Baer Faxt launches database of buyers' and underbidders names

Josh Baer Photo: Joshua Geyer

Josh Baer Photo: Joshua Geyer

Josh Baer started faxing out his eponymous newsletter, the Baer Faxt, in 1994, a no-frills list of recent auction buyers and underbidders (as identified in the saleroom by Baer and his informants) plus bits of art industry news and gossip.

Now an email, it has a big following, although, given the variable spelling, it is nicknamed The Barely Factual by some. Not so, Baer says—he insists that since 1996 he has received just five to ten name corrections out of a total of over 10,800.

Last year, The Baer Faxt got financial backing from LionTree and the family office of the Moma board member Glenn Fuhrman, and now it is launching The Baer Faxt Auction Database, which contains an index of auction buyer and under-bidder identities from 1996 to now.

There are no shortage of databases for the art market today, all claiming to offer unique insight into this famously opaque industry. But this one is different in that it offers access to buyer and underbidder names, not numbers. You will need deep pockets, however—Baer is charging an eye-watering $200 per month for individual access, rising to $500 per month for a large company subscription. Add that up over the course of a year and, for the same amount, you could spend a week in luxury in the Seychelles or buy a (slightly ropey) second-hand car.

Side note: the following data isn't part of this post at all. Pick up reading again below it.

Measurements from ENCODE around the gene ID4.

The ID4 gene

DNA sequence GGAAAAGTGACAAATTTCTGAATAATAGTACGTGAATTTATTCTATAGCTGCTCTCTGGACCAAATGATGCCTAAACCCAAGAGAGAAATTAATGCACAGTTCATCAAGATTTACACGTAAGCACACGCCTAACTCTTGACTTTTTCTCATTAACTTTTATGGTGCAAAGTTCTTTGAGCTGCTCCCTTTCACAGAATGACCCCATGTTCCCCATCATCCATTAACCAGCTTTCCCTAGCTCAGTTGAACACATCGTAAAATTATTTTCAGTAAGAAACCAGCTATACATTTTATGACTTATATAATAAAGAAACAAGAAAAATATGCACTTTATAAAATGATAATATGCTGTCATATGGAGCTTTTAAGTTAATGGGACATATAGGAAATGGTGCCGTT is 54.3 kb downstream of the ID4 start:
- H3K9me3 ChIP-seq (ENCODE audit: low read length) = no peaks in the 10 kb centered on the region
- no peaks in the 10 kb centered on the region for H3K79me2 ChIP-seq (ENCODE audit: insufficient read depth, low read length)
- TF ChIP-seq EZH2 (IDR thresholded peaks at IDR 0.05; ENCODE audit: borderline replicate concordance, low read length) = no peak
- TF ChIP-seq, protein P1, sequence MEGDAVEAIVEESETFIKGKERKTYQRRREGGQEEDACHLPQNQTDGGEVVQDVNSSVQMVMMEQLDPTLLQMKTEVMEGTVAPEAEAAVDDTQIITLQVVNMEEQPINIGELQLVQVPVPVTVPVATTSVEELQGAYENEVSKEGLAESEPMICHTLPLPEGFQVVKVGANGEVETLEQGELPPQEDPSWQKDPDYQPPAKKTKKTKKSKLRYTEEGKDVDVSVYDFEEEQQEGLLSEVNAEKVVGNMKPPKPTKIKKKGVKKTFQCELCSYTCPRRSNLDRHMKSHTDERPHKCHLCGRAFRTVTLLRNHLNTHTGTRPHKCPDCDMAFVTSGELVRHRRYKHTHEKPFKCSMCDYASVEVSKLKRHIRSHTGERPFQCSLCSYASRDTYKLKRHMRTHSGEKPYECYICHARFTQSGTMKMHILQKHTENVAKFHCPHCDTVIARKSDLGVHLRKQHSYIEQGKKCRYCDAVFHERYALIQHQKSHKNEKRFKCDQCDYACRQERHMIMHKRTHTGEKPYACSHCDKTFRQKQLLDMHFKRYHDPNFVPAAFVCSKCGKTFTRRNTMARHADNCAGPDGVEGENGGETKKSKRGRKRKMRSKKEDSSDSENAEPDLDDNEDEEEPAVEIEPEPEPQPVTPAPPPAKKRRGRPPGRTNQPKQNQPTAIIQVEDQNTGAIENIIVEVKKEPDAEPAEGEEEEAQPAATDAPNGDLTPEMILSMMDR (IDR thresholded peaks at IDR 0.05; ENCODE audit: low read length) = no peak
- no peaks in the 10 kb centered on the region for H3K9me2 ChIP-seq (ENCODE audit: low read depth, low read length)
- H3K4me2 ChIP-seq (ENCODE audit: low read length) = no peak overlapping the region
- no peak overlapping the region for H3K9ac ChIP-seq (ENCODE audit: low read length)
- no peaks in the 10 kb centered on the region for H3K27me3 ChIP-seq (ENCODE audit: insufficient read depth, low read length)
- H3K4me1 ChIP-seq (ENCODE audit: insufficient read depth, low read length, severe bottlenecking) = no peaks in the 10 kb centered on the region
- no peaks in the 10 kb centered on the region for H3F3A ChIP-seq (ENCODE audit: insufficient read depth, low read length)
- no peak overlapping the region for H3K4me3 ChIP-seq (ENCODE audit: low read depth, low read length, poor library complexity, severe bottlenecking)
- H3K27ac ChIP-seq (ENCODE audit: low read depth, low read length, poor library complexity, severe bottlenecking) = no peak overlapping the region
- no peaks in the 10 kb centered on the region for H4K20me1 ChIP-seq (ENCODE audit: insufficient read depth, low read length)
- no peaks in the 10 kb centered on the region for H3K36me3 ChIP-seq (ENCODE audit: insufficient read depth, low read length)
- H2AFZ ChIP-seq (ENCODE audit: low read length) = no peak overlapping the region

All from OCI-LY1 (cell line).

“It’s not enough for you in the business to know what a work of art sold for at auction,” Baer says in his sales pitch. “What’s more important is who bought it—or, perhaps even more valuably if you’re the one looking to sell, the data of who tried to buy it and didn’t get it.” The presumption is that users will also have access to a price database like Artnet to find out price trends for an artist’s work and the press release adds the caveat: “Naturally, for some lots, Baer was able to confirm buyer or under-bidder but not both”.

Baer’s press release lists various endorsements, such as this from the art dealer Jeffrey Deitch: “The best way to become a player in the art world is to be an under­bidder on a major work of art [at auction]. Just raise your hand near one of the top bids on a Warhol or another major lot and Josh will list you in The Baer Faxt among the underbidders.”

All very well, but what happens if you actually buy it?


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